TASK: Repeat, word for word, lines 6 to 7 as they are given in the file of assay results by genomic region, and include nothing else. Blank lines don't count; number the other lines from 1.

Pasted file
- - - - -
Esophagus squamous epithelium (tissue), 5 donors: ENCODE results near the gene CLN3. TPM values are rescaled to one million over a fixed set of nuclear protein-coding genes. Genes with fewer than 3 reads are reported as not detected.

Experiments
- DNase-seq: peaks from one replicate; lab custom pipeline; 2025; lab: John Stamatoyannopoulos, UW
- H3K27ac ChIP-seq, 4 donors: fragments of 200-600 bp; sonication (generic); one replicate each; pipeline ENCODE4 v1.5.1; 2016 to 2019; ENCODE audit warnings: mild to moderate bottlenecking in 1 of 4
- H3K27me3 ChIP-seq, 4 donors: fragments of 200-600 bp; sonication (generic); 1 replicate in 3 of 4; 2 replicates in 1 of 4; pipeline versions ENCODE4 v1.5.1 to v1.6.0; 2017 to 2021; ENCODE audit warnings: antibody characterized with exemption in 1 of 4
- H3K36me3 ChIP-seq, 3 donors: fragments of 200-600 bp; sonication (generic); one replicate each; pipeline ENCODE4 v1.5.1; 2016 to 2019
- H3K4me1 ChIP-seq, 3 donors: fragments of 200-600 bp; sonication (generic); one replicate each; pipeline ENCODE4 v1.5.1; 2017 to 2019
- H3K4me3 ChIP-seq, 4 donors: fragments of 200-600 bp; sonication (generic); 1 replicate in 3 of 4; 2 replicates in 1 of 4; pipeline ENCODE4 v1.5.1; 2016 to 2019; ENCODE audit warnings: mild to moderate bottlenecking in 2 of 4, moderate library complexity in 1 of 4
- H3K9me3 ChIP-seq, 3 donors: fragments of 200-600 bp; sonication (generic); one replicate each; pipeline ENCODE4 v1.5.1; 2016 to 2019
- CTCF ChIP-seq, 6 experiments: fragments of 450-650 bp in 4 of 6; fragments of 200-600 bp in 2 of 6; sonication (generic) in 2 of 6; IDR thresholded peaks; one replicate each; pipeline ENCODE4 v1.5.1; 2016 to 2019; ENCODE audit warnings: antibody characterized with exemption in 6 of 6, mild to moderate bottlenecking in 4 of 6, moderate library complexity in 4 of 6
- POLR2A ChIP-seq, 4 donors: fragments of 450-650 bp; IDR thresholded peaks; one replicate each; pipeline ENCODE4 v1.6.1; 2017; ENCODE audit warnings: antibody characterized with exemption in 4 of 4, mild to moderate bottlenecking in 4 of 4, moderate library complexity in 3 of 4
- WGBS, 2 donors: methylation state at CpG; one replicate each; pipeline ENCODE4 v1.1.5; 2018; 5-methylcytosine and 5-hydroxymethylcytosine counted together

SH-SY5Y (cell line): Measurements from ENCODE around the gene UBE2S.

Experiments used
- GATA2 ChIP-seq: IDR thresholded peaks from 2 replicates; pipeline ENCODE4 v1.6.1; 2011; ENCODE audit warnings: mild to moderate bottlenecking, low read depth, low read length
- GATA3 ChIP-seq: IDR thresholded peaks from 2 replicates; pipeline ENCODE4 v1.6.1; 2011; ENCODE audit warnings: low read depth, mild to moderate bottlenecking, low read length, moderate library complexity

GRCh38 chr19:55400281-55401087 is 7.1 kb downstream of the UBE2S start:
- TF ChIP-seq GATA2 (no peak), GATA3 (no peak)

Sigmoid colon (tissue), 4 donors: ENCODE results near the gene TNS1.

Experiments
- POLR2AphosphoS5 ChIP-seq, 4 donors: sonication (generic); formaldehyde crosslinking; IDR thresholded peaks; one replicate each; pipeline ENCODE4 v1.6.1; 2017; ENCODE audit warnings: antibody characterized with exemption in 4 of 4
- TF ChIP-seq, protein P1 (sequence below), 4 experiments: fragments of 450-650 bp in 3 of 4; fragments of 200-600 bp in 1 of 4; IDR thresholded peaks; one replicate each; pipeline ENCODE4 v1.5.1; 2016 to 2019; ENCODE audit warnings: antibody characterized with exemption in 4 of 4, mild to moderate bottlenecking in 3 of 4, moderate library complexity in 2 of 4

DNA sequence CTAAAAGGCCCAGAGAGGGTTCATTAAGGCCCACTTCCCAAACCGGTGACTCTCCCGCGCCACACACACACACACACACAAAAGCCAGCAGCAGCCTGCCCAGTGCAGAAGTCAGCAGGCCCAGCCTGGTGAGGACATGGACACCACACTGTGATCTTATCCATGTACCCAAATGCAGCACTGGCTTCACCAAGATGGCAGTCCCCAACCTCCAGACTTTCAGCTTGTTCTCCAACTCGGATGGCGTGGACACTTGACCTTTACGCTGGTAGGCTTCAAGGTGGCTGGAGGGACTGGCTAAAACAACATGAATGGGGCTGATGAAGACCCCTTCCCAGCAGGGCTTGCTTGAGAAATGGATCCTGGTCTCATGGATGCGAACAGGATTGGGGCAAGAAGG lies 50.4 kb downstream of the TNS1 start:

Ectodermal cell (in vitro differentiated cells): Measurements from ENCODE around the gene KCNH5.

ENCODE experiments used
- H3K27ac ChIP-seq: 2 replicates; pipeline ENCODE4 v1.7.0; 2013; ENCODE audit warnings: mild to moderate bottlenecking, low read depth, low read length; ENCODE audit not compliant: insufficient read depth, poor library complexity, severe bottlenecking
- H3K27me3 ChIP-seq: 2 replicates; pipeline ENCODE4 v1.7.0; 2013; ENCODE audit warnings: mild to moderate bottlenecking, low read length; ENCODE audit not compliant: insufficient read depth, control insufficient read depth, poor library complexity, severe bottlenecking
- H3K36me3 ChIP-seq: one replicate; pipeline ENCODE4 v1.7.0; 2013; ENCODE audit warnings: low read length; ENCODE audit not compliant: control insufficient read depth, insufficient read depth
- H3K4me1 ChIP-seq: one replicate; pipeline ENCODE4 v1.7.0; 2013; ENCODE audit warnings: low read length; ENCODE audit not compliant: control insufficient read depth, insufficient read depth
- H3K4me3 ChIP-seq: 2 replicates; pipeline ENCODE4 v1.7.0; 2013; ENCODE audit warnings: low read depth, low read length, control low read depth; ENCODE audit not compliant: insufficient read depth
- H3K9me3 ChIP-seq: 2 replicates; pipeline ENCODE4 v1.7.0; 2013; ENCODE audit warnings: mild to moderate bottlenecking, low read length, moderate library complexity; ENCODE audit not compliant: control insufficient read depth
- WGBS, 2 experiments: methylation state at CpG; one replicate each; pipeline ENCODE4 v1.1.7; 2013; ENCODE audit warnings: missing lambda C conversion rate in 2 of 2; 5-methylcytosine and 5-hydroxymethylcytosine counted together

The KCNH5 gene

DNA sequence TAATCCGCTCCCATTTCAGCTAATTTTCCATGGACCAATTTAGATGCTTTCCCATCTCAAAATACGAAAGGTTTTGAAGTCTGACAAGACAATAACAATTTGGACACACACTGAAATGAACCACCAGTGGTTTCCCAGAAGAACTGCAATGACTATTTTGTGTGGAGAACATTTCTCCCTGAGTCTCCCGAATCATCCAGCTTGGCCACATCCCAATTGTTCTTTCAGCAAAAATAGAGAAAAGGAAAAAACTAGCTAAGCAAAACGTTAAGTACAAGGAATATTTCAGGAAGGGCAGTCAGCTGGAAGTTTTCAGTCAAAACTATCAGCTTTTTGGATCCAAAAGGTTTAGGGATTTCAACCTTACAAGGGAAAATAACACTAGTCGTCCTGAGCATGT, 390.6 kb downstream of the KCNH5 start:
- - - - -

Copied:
- H3K36me3 ChIP-seq, 3 donors: fragments of 200-600 bp; sonication (generic); one replicate each; pipeline ENCODE4 v1.5.1; 2016 to 2019
- H3K4me1 ChIP-seq, 3 donors: fragments of 200-600 bp; sonication (generic); one replicate each; pipeline ENCODE4 v1.5.1; 2017 to 2019